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Impact of bovine lactoferrin supplementation on incidence of late-onset sepsis in low birth weight neonates

Posted:  Friday, August 26, 2016

Efficacy of bovine lactoferrin in preventing incidence of late-onset sepsis in low birth weight neonates

A total of 30%–50% of all neonatal deaths in developing countries are associated with neonatal sepsis. Decrease in birth weight and gestational age leads to increased risk of late-onset sepsis (LOS). The antimicrobial, anti-inflammatory, immune-regulatory and growth-promoting characteristics of bovine lactoferrin (BLF) are known to be beneficial for host defence and preventing bacterial translocation in very low birth weight infants. A study published in the Journal of Tropical Pediatrics aimed to investigate the efficacy of BLF in preventing first incidence of LOS in low birth weight (LBW) infants.

In this study, 130 inborn neonates (<2000 g), admitted to neonatal intensive care unit within 12 h of birth, with no maternal risk factor for sepsis, were enrolled. Each neonate was randomised to receive either BLF or placebo once daily from 1st to 28th day of life. The incidence of culture-proven bacterial or fungal sepsis and sepsis-related mortality after 72 h of life were recorded.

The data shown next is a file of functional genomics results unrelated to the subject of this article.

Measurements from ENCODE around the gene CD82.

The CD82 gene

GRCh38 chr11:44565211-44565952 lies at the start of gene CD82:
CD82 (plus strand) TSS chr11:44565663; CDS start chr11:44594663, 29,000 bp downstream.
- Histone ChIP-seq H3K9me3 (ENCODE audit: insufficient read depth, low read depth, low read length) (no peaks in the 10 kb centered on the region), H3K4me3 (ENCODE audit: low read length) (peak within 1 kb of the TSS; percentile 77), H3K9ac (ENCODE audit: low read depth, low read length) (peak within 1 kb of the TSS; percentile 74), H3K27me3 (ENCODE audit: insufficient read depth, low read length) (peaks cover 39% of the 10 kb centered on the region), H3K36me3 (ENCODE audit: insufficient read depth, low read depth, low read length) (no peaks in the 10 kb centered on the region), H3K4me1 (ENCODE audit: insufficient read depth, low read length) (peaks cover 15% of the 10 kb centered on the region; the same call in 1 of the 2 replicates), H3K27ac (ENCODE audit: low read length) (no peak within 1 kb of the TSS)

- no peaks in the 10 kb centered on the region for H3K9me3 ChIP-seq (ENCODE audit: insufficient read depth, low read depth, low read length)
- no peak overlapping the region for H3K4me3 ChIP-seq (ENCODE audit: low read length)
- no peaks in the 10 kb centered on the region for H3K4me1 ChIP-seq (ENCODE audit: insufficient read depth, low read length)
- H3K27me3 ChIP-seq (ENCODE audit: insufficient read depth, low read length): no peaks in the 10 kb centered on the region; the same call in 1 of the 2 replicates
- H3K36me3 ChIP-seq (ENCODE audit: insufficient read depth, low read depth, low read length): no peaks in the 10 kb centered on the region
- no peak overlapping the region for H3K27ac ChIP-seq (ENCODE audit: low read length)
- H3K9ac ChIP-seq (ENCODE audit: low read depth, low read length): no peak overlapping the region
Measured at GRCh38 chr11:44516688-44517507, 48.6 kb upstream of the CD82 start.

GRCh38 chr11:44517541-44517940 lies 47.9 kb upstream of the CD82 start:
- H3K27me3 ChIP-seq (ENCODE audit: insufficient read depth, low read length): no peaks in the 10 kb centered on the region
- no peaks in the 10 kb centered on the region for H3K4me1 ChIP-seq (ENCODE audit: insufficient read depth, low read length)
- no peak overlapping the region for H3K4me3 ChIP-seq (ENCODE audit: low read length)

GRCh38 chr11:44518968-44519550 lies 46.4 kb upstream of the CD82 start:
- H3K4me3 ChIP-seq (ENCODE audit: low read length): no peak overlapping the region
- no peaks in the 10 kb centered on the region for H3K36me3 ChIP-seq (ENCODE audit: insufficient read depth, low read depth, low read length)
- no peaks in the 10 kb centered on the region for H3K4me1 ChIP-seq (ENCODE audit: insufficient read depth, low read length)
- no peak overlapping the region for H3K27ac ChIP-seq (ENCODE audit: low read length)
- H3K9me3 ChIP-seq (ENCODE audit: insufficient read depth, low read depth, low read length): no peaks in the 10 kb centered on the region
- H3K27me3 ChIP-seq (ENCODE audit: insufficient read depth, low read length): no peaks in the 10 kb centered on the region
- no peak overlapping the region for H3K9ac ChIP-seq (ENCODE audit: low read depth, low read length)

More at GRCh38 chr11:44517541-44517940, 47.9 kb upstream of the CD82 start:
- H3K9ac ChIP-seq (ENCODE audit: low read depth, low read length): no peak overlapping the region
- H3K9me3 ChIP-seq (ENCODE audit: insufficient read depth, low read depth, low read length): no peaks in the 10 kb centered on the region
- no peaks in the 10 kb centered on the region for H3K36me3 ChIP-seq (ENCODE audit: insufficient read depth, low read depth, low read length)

Significant reduction in first incidence of culture-proven LOS was observed in the BLF group (3.2%) compared to the placebo group (13.4%). Statistically significant reduction in sepsis-related mortality was observed with the use of prophylactic BLF compared to placebo.

Few of the study limitations included small sample size, notably lower prevalence of pregnancy-induced hypertension in the control group and intergroup variation in the duration of intravenous fluid infusion.

The study concluded that BLF supplementation can potentially lead to reduced incidence of LOS and sepsis-related mortality in LBW infants.

News Source: Kaur Gathwala G. Efficacy of Bovine Lactoferrin Supplementation in Preventing Late-onset Sepsis in low Birth Weight Neonates: A Randomized Placebo-Controlled Clinical Trial. J Trop Pediatr. 2015;61(5):370-376.